I recently read an article that included a checklist aimed at improving the reporting of results in psychology. Among other things, they made the following suggestions:
- If observations are eliminated, authors must also report what the statistical results are if those observations are included.
- If an analysis includes a covariate, authors must report the statistical results of the analysis without the covariate.
- Reviewers should require authors to demonstrate that their results do not hinge on arbitrary analytic decisions.
From a philosophy of science point of view, their suggestions seem reasonable: Volatility caused by informed, but ultimately arbitrary decisions should be avoided. But running analyses again with different specifications tests the hypothesis that results will be the same, even if it is done in a naive "looks pretty much the same" kind of way. Say I designed an experiment, decided how to control the Type I error rate and have tested my a priori hypotheses. Afterwards I wonder how much it might have distorted the results that I polytomized a continuous variable and I want to see what would have happened had I included the variable in the continuous or a dichotomized version.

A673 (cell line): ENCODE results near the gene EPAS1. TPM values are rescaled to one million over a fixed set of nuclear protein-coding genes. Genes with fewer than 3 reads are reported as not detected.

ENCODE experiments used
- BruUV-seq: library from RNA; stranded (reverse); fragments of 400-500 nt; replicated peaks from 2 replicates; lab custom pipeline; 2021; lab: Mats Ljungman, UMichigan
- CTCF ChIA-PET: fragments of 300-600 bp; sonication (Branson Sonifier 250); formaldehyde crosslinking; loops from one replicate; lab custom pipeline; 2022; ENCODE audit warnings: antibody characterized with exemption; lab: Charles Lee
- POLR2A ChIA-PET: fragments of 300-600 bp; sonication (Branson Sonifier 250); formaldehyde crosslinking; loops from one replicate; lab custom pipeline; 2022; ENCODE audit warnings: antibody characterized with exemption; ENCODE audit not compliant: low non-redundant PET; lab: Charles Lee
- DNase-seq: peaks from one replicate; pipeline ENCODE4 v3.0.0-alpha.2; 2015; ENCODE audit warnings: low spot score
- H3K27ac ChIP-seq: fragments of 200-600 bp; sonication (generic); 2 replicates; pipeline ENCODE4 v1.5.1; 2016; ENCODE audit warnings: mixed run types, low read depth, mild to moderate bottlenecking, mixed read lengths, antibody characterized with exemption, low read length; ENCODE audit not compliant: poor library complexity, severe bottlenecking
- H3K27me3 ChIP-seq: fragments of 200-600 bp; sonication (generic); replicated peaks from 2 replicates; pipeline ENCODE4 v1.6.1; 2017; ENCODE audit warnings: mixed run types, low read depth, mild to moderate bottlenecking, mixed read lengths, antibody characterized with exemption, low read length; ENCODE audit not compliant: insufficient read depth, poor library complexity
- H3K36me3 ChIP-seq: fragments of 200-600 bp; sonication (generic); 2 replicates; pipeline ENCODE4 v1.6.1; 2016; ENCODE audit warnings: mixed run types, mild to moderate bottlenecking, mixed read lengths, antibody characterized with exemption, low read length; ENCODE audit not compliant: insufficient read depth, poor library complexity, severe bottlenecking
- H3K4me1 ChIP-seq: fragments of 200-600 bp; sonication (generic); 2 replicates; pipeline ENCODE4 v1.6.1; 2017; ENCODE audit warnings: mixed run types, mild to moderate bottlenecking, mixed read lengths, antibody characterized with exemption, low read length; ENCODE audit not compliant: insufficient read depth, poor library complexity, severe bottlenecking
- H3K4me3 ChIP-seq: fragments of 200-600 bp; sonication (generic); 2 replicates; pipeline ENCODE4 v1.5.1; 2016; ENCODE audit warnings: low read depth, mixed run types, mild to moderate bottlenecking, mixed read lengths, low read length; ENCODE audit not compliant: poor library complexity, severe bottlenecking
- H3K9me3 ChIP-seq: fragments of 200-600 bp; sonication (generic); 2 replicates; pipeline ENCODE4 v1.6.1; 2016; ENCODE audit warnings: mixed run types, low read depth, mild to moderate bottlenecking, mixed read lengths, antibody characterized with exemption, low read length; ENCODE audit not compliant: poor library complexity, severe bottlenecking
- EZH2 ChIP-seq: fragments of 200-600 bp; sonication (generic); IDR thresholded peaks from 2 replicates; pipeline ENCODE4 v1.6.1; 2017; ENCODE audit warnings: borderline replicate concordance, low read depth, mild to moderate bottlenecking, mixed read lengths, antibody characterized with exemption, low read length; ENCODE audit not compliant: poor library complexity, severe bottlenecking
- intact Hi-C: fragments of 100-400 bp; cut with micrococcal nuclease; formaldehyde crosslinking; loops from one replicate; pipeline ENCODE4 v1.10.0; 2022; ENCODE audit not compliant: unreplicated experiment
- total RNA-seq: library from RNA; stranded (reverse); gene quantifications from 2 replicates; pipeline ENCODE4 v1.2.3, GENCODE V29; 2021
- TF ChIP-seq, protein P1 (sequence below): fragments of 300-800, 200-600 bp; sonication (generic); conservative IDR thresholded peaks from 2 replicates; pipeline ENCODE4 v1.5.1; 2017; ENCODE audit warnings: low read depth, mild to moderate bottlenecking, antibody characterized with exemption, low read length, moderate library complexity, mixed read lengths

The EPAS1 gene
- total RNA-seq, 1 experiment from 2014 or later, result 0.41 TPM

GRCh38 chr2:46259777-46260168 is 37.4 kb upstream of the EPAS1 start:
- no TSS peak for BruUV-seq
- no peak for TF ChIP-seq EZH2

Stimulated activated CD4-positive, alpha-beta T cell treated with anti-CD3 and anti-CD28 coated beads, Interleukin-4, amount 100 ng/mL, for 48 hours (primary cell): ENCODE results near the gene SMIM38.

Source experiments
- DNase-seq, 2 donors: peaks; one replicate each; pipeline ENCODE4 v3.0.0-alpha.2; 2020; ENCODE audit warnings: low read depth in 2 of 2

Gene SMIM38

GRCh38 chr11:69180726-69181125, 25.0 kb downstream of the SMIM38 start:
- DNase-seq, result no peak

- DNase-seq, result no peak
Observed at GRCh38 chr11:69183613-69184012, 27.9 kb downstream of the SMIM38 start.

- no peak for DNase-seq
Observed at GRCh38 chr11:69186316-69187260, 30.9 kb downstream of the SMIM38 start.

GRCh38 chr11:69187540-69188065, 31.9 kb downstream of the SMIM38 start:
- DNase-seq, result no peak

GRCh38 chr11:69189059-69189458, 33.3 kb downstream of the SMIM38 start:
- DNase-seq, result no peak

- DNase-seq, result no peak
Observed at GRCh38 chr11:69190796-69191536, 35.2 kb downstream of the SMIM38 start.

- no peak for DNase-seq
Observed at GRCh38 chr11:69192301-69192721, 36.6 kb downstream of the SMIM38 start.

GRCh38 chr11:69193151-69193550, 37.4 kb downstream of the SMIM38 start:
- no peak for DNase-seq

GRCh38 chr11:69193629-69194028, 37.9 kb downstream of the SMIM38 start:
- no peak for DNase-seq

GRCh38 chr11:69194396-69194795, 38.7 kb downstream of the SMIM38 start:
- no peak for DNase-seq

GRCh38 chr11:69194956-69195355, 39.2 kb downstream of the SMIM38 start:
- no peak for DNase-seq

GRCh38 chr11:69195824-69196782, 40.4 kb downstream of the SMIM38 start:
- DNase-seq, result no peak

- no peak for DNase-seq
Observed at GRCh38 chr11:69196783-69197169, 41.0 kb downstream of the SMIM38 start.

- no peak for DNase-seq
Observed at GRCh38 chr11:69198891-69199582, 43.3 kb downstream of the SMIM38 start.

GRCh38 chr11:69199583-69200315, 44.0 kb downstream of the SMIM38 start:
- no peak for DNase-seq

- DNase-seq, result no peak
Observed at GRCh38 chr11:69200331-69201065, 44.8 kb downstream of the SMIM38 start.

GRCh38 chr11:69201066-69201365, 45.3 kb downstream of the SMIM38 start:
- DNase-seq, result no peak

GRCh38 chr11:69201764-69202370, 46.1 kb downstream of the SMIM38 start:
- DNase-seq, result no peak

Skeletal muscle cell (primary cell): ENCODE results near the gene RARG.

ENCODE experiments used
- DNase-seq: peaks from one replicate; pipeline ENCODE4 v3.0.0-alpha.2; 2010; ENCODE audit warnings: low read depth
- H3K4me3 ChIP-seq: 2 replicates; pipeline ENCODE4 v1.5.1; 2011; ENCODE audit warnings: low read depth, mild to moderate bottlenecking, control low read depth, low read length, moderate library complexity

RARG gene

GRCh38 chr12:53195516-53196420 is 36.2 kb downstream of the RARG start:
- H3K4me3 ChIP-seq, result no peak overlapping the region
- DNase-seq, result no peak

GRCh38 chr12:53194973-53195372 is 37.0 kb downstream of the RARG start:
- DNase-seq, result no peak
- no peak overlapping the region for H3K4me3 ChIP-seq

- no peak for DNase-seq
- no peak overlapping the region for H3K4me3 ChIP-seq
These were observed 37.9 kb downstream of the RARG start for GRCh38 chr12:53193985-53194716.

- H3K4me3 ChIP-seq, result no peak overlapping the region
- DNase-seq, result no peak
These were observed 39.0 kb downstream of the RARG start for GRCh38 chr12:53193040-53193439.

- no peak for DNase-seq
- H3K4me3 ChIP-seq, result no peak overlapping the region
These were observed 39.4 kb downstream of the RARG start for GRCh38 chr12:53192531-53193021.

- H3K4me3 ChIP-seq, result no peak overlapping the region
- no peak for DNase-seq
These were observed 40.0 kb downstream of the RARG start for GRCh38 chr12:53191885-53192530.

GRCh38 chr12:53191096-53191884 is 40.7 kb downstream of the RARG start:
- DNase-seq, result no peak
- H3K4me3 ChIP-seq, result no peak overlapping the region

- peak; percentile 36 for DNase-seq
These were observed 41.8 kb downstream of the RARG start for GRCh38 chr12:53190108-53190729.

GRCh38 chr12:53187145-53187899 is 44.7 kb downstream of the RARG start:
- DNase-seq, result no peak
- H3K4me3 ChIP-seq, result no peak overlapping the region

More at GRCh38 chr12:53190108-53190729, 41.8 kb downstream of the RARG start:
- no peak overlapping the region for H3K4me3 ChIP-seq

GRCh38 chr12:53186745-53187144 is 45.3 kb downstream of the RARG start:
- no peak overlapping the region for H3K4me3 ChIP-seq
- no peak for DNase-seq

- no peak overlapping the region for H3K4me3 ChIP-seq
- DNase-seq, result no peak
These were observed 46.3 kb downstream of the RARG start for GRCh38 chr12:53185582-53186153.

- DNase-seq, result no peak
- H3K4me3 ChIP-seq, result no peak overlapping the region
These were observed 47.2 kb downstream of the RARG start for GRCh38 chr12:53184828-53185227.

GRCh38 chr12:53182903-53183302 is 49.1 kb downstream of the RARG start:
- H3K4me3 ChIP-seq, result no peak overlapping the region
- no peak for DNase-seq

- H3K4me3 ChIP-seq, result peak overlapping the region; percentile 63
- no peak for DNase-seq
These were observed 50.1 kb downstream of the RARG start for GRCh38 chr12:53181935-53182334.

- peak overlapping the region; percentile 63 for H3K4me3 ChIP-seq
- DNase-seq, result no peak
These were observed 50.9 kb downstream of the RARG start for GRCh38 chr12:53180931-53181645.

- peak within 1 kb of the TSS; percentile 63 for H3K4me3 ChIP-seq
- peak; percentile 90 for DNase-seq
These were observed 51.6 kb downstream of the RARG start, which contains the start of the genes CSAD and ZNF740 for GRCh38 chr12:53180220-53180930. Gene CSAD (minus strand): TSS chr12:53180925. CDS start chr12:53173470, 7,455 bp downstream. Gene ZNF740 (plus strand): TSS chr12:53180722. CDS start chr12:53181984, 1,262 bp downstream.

(The example was the first I could think of and is just a place holder for situations where there might have been another way to do it. The (in)appropriateness of polytomizing a continuous variable is of no interest at this point.)
I have been browsing the articles on experiment- and family-wise error rates, but they seem to have a different focus. I find it difficult to articulate the question, but I think what I want to ask is: If I re-ran a model with different specifications and obtained the same results, should that strenghten my confidence in the results (they don't hinge on that one decision) or weaken my confidence (because I tested the model multiple times and now the experiment-wise error rate is through the roof)?
My instinct says that checking a model stability is a different kind of testing and reaching the same conclusion through different specifications should strenghten my confidence. But everyday logic is not always the same as statistical logic, so I wonder if my reasoning is wrong.
Matt Krause suggested re-phrasing the question as:
"Are multiple comparisons corrections necessary when testing model stability?"
I'm mostly interested in situations where you didn't or couldn't control the error rate beforehand to have some leeway for possible model stability tests.
Full source information: Simmons, J. P., Nelson, L. D., & Simonsohn, U. (2011). False-Positive Psychology: Undisclosed Flexibility in Data Collection and Analysis Allows Presenting Anything as Significant. Psychological Science, 22(11), 1359–1366. http://doi.org/10.1177/0956797611417632